CHICAGO – January 24, 2010. Governor Pat Quinn today announced appointments to the Illinois Juvenile Justice Commission (IJJC). The IJJC is an advisory group to the Governor, the Illinois General Assembly and the Illinois Department of Human Services (IDHS) focusing on issues of juvenile justice and delinquency prevention programs and services.
“I am confident that this diverse group of leaders will work tirelessly to ensure that youth in the Illinois juvenile justice system receive the quality services and care they need,” said Governor Quinn. “I want to thank each of these members for answering the call to serve at-risk youth in our state.”
The IJJC develops the state’s juvenile justice plan for federal funds, determines spending priorities and ensures compliance with federal laws and regulations.
The Juvenile Justice Commission is comprised of members with expertise in both the public and private sectors. The members of the Commission are:
||Rev. Charles Jenkins
||Judge George Timberlake
Former Judge George Timberlake will be chairman of the Juvenile Justice Commission.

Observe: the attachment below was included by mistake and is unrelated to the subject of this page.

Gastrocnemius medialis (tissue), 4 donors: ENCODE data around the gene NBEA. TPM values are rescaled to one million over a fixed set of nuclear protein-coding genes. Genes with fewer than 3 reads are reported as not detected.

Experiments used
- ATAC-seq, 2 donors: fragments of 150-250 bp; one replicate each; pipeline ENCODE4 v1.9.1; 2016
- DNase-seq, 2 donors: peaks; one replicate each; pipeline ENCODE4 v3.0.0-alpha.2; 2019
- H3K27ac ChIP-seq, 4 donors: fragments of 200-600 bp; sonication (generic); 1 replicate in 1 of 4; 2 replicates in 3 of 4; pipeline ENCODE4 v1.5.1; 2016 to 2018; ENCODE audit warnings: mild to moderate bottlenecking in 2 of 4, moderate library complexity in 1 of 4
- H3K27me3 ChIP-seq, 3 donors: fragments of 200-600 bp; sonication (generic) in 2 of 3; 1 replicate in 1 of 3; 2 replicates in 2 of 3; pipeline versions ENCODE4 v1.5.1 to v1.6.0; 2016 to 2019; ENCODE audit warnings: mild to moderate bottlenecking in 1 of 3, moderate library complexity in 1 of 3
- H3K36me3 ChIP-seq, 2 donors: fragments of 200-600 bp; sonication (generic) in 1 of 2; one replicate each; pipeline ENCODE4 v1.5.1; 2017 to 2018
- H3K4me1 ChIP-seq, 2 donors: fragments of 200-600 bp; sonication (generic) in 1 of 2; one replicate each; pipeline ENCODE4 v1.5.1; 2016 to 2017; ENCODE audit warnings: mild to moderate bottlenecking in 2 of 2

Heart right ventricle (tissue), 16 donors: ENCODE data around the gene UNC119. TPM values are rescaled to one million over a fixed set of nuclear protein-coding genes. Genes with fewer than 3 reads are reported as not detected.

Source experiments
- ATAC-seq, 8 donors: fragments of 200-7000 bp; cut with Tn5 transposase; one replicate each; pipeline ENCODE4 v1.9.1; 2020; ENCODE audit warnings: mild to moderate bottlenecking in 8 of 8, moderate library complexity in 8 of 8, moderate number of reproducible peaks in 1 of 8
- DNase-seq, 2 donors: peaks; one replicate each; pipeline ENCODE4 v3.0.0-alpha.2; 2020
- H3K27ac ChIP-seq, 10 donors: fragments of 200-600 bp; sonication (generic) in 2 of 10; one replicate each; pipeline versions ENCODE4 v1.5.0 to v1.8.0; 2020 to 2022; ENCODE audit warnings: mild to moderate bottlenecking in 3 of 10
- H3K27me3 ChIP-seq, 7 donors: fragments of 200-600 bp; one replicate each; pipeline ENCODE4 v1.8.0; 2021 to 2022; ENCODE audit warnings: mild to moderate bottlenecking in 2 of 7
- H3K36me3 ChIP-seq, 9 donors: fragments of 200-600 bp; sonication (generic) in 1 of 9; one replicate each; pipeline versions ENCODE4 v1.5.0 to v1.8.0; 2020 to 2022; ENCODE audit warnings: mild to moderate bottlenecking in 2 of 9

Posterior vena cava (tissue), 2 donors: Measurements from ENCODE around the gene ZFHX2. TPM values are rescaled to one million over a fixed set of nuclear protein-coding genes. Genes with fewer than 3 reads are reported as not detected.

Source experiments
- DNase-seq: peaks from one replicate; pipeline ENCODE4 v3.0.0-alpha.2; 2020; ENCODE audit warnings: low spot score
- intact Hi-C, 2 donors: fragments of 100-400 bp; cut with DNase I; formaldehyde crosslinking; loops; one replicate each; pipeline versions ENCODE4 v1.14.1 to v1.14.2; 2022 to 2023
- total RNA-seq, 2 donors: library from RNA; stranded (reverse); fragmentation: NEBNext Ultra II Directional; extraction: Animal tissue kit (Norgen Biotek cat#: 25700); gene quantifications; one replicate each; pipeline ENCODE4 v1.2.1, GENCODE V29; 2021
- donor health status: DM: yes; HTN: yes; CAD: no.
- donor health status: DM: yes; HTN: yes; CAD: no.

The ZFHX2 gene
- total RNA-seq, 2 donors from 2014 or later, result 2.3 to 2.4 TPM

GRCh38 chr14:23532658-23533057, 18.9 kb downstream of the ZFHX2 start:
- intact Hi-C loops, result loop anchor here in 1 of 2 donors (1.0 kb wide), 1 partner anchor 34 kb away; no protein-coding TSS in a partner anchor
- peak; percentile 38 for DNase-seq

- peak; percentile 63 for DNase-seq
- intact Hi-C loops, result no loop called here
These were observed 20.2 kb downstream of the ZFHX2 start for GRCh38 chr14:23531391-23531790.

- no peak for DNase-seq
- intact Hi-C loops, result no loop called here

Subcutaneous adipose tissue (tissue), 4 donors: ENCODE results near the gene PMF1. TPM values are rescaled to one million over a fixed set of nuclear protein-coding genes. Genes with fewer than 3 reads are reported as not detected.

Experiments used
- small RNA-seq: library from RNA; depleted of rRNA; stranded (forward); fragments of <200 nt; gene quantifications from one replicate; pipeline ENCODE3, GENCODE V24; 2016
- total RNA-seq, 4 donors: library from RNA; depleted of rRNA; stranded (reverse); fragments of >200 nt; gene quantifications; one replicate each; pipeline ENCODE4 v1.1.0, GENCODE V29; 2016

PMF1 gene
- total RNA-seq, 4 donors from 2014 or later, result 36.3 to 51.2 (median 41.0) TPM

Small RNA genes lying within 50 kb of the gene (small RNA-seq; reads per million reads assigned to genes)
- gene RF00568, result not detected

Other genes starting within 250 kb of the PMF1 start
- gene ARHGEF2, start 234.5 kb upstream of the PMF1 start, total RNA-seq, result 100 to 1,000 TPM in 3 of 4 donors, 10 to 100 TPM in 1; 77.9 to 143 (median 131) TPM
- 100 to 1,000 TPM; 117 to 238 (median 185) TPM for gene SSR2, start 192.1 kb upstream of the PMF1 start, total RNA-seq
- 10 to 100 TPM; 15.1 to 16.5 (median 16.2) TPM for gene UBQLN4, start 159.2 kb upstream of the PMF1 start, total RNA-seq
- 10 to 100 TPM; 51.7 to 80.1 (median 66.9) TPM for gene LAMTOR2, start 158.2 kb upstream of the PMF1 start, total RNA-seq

"The commission should – and can – be the voice of juvenile justice in Illinois,” said Judge Timberlake. “I look forward to working with the other commission members to lead the discussion about dedicating adequate resources, enacting needed reforms and producing positive outcomes for kids in Illinois’ juvenile justice system.”
The Commission includes: at least one locally-elected official and representation from law enforcement, juvenile justice agencies, public agencies concerned with delinquency prevention and treatment, non-profit agencies, volunteers who work with delinquents, youth workers involved with incarceration alternative programs; experts in addressing programs of violence, alternative care programs and in working with special-needs youth. In addition, the Commission includes five members under the age of 24.
“Society has a major interest in preventing youth from entering into delinquency and in ensuring that those who do become involved in the juvenile justice system emerge better off as a result of their experience,” University of Chicago Crime Lab Executive Director and JCC member Roseanna Ander said. “The Commission plays a vital role in working towards that end and I am honored to serve.”